Towash LbNA # 45882
|Owner||Boots Tex |
|Placed Date||Mar 3 2009|
|Found By||??? |
|Last Update||Mar 3 2011 |
Towash was a settlement on Towash Creek fifteen miles west of Hillsboro in extreme west central Hill County. The area was originally settled by a band of Hainai Indians, who moved from Louisiana to the east bank of the Brazos River in 1835. Anglo-American traders and soldiers referred to the settlement as Towash Village, for the name of the Indians' leader. The arrival of substantial numbers of Anglo-American settlers in 1850 forced the Hainai to move again, this time to a site further upriver. The white pioneers apparently established a settlement, which they called Towash, at the site of the former Indian community. Prominent among the newly arrived settlers were brothers Simpson Cash Dyer and James Harrison Dyer, who in 1854 received permission from state authorities to construct a stone dam on the Brazos River at Towash to power a gristmill. In 1860 the Dyers added a wool-carding machine to their water-driven industrial plant. During the early years of the Civil War, women reportedly traveled from as far as 100 miles away to have wool carded at Towash for use in clothing and blankets for Confederate soldiers. A flood destroyed the dam in 1863, but it apparently was rebuilt and a cotton gin established by 1866, the year in which a local post office began operating. This post office closed in 1881, reopened in 1899, and closed permanently two years later. Between 1860 and 1870 Towash had a number of stores and wagonyards, a blacksmith shop, and a ferryboat system. The community began to decline during the late 1870s, however, as the growth of nearby Whitney drew away settlers and businesses. In 1905-06 the white school at Towash had sixty-five students and the black school, fifty. In 1908 a flood destroyed the dam, mill, and gin. The area was permanently inundated as a result of the construction of Lake Whitney in 1951, and today, when the lake is up, Towash lies 50 feet below water.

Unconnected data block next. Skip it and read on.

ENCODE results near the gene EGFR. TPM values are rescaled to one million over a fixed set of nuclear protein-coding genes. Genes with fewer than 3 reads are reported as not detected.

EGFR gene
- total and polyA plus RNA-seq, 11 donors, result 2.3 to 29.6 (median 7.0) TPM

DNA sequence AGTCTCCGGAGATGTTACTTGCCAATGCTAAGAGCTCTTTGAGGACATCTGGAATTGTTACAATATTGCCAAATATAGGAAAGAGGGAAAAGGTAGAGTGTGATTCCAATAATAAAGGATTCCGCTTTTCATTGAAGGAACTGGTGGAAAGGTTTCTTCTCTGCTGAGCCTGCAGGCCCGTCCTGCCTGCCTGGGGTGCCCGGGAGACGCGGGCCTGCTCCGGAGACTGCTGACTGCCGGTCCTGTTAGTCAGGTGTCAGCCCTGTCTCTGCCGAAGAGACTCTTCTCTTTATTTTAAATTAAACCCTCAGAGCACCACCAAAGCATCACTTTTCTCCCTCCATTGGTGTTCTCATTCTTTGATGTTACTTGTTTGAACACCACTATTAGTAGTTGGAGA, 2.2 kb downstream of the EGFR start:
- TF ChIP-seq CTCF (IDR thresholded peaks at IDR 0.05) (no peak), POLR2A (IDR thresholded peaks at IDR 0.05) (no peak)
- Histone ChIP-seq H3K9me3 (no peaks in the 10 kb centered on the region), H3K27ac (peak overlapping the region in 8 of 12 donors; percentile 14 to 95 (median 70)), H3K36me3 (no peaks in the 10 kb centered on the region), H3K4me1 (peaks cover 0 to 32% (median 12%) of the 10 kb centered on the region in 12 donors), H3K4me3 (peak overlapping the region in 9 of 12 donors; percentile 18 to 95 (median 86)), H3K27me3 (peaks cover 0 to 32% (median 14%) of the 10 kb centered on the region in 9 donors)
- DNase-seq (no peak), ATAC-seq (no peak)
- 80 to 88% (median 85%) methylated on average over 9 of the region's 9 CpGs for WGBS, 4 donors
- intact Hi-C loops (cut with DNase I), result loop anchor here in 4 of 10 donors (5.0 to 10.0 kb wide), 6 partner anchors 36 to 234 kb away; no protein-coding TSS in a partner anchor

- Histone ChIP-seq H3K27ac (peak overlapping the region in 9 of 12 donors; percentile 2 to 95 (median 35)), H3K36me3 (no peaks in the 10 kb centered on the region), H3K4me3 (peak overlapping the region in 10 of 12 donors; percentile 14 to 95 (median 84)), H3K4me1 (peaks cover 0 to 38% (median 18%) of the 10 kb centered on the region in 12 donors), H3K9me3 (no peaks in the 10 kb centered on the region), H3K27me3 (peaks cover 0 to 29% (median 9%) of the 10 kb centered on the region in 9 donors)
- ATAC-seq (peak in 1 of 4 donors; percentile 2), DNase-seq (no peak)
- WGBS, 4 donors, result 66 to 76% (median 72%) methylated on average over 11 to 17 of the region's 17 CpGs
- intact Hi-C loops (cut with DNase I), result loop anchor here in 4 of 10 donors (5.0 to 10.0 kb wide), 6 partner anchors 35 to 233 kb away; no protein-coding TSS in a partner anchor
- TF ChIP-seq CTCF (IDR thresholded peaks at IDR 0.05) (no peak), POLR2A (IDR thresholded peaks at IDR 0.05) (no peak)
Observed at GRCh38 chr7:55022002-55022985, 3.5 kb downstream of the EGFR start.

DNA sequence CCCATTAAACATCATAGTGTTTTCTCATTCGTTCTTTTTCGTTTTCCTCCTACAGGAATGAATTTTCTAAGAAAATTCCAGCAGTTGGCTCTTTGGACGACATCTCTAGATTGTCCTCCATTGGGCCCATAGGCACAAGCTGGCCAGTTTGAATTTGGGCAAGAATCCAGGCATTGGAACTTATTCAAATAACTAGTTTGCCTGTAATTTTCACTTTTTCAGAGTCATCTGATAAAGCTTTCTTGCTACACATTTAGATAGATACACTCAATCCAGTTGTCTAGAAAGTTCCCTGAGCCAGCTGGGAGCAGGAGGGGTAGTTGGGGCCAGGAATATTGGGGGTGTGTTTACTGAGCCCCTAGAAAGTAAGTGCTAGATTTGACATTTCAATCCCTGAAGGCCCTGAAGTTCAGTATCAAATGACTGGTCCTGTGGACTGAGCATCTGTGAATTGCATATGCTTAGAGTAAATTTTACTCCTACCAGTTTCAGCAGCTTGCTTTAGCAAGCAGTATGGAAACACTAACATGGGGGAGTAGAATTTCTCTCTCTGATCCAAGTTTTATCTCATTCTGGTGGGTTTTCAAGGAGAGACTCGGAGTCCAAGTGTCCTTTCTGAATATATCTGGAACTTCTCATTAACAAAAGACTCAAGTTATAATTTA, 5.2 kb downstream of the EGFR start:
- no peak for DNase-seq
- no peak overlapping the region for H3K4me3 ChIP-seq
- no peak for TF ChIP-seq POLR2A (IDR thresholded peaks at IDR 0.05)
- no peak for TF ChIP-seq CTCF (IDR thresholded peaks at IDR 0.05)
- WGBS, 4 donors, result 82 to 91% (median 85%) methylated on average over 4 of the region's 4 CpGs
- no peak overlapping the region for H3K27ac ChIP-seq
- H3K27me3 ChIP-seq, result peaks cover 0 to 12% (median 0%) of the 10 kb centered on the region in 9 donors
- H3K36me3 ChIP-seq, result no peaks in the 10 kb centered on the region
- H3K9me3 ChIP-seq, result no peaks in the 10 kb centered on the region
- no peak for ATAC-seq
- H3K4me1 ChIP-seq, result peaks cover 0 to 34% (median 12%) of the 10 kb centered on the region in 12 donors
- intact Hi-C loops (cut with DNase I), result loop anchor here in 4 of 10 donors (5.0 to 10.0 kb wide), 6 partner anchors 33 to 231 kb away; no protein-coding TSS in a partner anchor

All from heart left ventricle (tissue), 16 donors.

This letterbox is located at L A K E W H I T N E Y S T A T E P A R K in Hill County, Texas. Take I-35 to Hillsboro. Take State Hwy. 22 west 14 miles and follow the signs to the park. Pay your fee then continue straight on the entry road. Towash may be a little hard to find. My box is not very mysterious, just a little elusive.
To the Box:
Pass the group Facility Building and the road to the boat ramp. Bear right at the rest rooms and park across the road in front of the historical marker. Be sure to read it so you can recognize Towash when you see it, then find the trail behind the swings and walk down toward the lake. After about 90 steps from the beginning of the path, you’ll find yourself at a narrow spot between cedar trees and the path will begin to slope ever steep down to the lake. Stop here and take a bearing of 215 degrees. You’ll see a small oak tree off the trail about 30 steps away. Walk toward it, but start around it on the lake side and look down to the left for a small pile of white rocks. There you’ll find Towash. Be sure to build the pile back the way you found it to hide the box.